I know that you didn't mention this, but I remember the eye-opener I got when I went to Rome. That was back 1999. They were trying to build a subway system and being stalled at every turn. Turns out Rome was built over another city which they only discovered when they started digging. Everywhere you go there were cordoned off areas where the archaeologists were doing their thing. How does that happen? Volcano? Rome has been populated for the longest time. How did they not know they were building on top of another city? That kind of thing just blows my mind. Now I am curious again. I might have to look it up and see what progress has been made in the last 15 years...

D.G. Hudson said...

I love this sort of history research, Jay, so I'd come and read posts like this anytime. Like Alex said, we wish we could go back and see what caused their demise, so we might be able to avoid a similar fate. Is this what happens to civilizations who get too full of themselves or who do not take care of their resources? Perhaps we could learn something, eh?

cleemckenzie said...

I suppose that's why we're so intrigued by those civilizations. How can all of that be there and then disappear? How many years have we speculated about Atlantis? Great post, Jay. Love it.

Sheena-kay Graham said...

Spooky!

Terri Herman-Ponce said...

Great post, and about a topic I adore as well. There's so much fascinating history right under our feet, and gone forever, that leaves so many questions none of us seem able to answer. Thanks for this...makes me want to go back and read some of my research books on these incredible places.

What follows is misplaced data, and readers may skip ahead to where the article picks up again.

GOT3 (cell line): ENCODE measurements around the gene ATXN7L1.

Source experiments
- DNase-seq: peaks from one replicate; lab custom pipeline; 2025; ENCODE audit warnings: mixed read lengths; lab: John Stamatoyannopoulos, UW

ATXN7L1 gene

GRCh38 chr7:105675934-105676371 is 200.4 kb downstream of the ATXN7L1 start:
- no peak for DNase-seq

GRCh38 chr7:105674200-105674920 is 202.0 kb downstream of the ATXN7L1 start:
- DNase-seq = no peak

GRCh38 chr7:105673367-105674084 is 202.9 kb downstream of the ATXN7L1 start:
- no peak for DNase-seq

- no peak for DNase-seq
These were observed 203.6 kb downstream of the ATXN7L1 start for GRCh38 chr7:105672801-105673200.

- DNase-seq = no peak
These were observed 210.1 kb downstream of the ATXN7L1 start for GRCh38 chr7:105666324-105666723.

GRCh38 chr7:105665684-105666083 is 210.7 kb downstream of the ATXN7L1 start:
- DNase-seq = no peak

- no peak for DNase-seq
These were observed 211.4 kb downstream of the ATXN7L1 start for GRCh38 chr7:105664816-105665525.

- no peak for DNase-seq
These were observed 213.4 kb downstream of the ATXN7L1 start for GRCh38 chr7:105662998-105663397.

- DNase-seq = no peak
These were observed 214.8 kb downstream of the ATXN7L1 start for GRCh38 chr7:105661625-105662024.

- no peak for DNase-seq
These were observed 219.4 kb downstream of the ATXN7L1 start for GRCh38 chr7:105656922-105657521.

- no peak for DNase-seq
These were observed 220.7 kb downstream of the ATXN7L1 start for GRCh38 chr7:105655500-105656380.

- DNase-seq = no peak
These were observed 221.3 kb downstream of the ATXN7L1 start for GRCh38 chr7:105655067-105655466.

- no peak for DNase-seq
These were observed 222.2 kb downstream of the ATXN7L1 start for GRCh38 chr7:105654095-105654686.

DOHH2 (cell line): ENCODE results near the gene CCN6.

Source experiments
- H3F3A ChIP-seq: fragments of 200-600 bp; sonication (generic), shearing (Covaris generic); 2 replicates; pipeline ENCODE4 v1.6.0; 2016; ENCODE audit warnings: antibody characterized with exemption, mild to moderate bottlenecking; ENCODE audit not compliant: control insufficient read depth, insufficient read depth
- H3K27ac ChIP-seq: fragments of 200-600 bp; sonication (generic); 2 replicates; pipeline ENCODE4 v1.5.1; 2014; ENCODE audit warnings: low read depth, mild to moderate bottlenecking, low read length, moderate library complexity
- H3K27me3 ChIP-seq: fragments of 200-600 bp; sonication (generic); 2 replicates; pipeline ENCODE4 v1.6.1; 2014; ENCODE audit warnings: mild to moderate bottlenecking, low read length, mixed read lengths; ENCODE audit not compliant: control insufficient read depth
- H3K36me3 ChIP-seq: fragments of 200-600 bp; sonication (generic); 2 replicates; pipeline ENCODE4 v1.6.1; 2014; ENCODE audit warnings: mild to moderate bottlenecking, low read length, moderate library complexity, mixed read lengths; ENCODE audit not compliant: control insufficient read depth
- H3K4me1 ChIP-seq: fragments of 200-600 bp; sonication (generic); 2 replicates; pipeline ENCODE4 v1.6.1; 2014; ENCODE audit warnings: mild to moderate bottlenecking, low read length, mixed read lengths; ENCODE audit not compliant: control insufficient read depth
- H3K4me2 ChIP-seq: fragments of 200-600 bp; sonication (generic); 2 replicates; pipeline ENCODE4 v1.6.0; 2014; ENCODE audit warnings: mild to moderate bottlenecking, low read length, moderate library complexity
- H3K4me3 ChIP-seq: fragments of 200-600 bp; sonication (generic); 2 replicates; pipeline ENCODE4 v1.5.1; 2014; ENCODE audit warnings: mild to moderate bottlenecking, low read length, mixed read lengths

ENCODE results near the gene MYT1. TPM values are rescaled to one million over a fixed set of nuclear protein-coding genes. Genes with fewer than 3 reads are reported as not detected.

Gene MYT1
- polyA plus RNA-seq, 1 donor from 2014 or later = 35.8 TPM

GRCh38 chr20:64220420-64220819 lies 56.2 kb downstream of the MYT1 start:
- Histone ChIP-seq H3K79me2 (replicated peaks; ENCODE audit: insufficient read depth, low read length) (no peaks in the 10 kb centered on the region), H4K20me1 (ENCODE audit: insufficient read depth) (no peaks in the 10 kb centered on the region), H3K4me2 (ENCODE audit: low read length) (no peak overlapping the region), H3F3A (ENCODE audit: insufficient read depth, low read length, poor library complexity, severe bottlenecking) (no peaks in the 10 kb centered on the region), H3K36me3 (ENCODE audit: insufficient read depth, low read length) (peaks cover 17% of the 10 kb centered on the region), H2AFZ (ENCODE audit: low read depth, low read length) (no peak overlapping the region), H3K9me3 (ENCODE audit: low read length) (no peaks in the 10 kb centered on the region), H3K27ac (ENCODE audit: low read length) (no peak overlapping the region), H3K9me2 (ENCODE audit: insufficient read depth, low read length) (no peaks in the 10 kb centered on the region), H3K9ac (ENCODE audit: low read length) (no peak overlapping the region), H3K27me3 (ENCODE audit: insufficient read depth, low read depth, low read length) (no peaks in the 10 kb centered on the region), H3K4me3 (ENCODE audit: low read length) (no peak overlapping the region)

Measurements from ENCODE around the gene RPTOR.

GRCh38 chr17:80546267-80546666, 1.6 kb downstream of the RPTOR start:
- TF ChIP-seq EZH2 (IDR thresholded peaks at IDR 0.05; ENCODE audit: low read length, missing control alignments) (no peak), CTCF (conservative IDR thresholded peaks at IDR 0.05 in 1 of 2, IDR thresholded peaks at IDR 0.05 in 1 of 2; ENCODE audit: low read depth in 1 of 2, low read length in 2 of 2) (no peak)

Terri Herman-Ponce said...

Great post, and about a topic I adore as well. There's so much fascinating history right under our feet, and gone forever, that leaves so many questions none of us seem able to answer. Thanks for this...makes me want to go back and read some of my research books on these incredible places.

Tammy Theriault said...

I am right there with you! it's amazing to see things either fallen apart and half under ground or maybe even sunken away! tell the wifie "sup" for me :D

Tony Laplume said...

I incorporated a few of these and more in the last manuscript I wrote.

River Fairchild said...

I love this! I didn't know about the Indus Valley or the Cahokians. Thanks for sharing them. The Easter island statues of the Moai have long captivated my imagination.

Michael Offutt, Phantom Reader said...